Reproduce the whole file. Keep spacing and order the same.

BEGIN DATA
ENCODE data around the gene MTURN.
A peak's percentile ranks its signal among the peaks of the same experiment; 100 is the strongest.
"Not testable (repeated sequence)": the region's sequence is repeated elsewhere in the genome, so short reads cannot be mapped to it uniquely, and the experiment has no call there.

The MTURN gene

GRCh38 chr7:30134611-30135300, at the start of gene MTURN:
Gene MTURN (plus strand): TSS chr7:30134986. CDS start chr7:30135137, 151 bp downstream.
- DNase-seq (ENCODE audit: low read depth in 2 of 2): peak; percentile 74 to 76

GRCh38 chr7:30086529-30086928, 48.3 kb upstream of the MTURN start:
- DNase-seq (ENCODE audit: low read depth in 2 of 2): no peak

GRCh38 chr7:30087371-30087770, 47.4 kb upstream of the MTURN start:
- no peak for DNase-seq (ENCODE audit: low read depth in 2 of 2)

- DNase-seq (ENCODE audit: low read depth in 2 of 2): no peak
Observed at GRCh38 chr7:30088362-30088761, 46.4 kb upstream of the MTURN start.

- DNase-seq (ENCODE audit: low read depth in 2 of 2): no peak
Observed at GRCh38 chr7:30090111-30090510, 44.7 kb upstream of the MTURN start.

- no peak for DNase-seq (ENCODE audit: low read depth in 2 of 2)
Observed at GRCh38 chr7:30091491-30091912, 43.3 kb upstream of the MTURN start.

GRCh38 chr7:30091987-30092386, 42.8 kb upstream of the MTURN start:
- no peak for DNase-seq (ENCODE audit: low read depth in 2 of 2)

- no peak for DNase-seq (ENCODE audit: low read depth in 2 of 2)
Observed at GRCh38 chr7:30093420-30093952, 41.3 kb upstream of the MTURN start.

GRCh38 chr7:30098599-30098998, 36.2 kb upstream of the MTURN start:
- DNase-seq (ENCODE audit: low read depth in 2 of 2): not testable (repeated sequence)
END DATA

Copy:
ENCODE data around the gene MTURN.
A peak's percentile ranks its signal among the peaks of the same experiment; 100 is the strongest.
"Not testable (repeated sequence)": the region's sequence is repeated elsewhere in the genome, so short reads cannot be mapped to it uniquely, and the experiment has no call there.

The MTURN gene

GRCh38 chr7:30134611-30135300, at the start of gene MTURN:
Gene MTURN (plus strand): TSS chr7:30134986. CDS start chr7:30135137, 151 bp downstream.
- DNase-seq (ENCODE audit: low read depth in 2 of 2): peak; percentile 74 to 76

GRCh38 chr7:30086529-30086928, 48.3 kb upstream of the MTURN start:
- DNase-seq (ENCODE audit: low read depth in 2 of 2): no peak

GRCh38 chr7:30087371-30087770, 47.4 kb upstream of the MTURN start:
- no peak for DNase-seq (ENCODE audit: low read depth in 2 of 2)

- DNase-seq (ENCODE audit: low read depth in 2 of 2): no peak
Observed at GRCh38 chr7:30088362-30088761, 46.4 kb upstream of the MTURN start.

- DNase-seq (ENCODE audit: low read depth in 2 of 2): no peak
Observed at GRCh38 chr7:30090111-30090510, 44.7 kb upstream of the MTURN start.

- no peak for DNase-seq (ENCODE audit: low read depth in 2 of 2)
Observed at GRCh38 chr7:30091491-30091912, 43.3 kb upstream of the MTURN start.

GRCh38 chr7:30091987-30092386, 42.8 kb upstream of the MTURN start:
- no peak for DNase-seq (ENCODE audit: low read depth in 2 of 2)

- no peak for DNase-seq (ENCODE audit: low read depth in 2 of 2)
Observed at GRCh38 chr7:30093420-30093952, 41.3 kb upstream of the MTURN start.

GRCh38 chr7:30098599-30098998, 36.2 kb upstream of the MTURN start:
- DNase-seq (ENCODE audit: low read depth in 2 of 2): not testable (repeated sequence)